andy burnham and dave lewis

Tesco CEO Dave Lewis (centre) met with the mayor of Manchester Andy Burnham (left) at an event to launch the report over the weekend

Tesco’s activities added £37.3bn to the wider UK economy last year, according to a new report by KPMG.

The Value of Your Town report, commissioned by Tesco, set out the impact of Tesco’s role in supporting jobs, businesses and suppliers, as well as charities and community organisations.

It found the UK’s biggest retailer made a direct contribution to the economy estimated at £6.4bn, predominantly driven by its Tesco grocery business, including its One Stop franchise.

But KPMG estimated the boost to the economy through Tesco’s employees and its supply chain and their subsequent spending came to a further £30m plus.

As of April 2017 the report found Tesco directly employed 296,967 people, but that it indirectly supported the equivalent of nearly 450,000 more jobs in the UK.

Tesco CEO Dave Lewis met with the mayor of Manchester Andy Burnham at an event to launch the report over the weekend.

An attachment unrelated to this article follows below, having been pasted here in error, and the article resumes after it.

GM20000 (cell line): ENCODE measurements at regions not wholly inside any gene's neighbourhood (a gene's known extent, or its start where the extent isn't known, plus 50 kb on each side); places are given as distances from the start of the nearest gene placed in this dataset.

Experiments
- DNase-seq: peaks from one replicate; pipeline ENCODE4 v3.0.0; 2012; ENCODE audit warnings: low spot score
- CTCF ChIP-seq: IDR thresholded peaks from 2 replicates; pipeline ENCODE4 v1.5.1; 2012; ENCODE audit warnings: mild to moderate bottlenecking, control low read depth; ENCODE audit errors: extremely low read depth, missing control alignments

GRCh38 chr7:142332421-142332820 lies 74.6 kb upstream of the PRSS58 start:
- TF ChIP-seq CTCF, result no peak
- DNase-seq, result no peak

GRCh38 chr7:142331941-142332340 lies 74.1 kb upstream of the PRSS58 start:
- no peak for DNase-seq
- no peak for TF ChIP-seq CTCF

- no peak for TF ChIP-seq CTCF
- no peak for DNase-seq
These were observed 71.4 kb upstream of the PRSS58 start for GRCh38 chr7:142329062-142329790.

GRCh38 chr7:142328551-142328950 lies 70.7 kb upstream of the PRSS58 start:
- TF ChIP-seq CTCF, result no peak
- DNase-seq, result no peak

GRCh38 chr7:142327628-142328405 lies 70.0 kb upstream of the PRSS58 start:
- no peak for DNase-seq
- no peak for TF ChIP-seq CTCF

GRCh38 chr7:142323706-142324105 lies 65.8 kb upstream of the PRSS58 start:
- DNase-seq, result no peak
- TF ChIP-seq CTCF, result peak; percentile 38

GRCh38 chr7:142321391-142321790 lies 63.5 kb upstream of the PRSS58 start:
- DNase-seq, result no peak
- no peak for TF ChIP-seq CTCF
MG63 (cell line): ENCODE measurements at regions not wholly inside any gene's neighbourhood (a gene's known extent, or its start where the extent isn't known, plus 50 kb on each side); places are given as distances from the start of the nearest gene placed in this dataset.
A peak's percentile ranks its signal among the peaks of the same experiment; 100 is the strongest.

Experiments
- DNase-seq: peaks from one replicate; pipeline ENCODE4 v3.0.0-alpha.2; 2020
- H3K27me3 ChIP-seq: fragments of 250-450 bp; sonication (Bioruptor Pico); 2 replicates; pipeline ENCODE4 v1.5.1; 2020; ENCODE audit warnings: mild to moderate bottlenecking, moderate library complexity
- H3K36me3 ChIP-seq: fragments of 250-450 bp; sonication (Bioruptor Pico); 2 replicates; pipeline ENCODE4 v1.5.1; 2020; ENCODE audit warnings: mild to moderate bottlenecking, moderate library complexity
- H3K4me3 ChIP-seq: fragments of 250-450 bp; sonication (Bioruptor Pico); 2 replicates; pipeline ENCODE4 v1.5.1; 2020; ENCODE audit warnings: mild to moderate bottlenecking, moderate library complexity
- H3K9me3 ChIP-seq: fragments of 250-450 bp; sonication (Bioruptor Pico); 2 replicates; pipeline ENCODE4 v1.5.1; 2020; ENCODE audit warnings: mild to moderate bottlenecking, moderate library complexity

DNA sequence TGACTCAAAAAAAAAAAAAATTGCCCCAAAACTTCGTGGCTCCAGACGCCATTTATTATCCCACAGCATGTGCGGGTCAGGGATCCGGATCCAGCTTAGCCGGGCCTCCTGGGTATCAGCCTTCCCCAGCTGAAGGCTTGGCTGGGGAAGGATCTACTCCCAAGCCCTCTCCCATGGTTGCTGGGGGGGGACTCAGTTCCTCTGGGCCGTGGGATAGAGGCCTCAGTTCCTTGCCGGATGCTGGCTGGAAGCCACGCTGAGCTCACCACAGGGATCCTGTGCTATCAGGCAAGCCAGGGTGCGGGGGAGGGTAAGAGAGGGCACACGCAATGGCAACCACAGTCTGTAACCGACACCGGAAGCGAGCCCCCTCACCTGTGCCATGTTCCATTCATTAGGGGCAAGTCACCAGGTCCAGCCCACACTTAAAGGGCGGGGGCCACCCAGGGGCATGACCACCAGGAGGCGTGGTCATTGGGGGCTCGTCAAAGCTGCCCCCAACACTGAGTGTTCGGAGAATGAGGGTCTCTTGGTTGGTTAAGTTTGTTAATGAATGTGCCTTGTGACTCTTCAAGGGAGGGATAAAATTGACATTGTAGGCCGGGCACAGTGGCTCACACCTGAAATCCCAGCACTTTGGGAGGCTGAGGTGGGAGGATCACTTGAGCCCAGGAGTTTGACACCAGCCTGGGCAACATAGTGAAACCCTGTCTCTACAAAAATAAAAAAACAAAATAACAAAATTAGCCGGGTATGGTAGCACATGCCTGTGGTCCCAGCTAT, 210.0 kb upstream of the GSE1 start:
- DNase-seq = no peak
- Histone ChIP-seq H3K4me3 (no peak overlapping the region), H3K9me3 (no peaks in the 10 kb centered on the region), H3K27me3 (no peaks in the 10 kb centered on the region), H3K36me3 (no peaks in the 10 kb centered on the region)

Lindsay Boswell, CEO at UK food redistribution charity FareShare, also attended the event to highlight the success of Tesco’s Community Food Connection scheme, launched in 2016 to reduce food waste

Around 240 groups use the scheme across Greater Manchester which saw just over 470,000 meals generated in 2016/17.

“We wanted to find out the contribution we make to each of these communities,” said Lewis.

“So we commissioned independent research which provides an unprecedented level of information on our role in towns and cities like Greater Manchester, from the 28,000 jobs we support in the area, the taxes we pay, the 300 suppliers we partner with in the region, and the community groups we support.”

Lewis, who came under fire from some shareholders this week over the size of his £4.87m pay package, was in Downing Street yesterday to meet with PM Theresa May.

It came as bosses of some of the biggest companies met with the PM and her ministers ahead of crucial talks on post-Brexit customs arrangements and fears of a trade war with the US, sparked by president Donald Trump’s move to slap steel and aluminium tariffs on EU imports.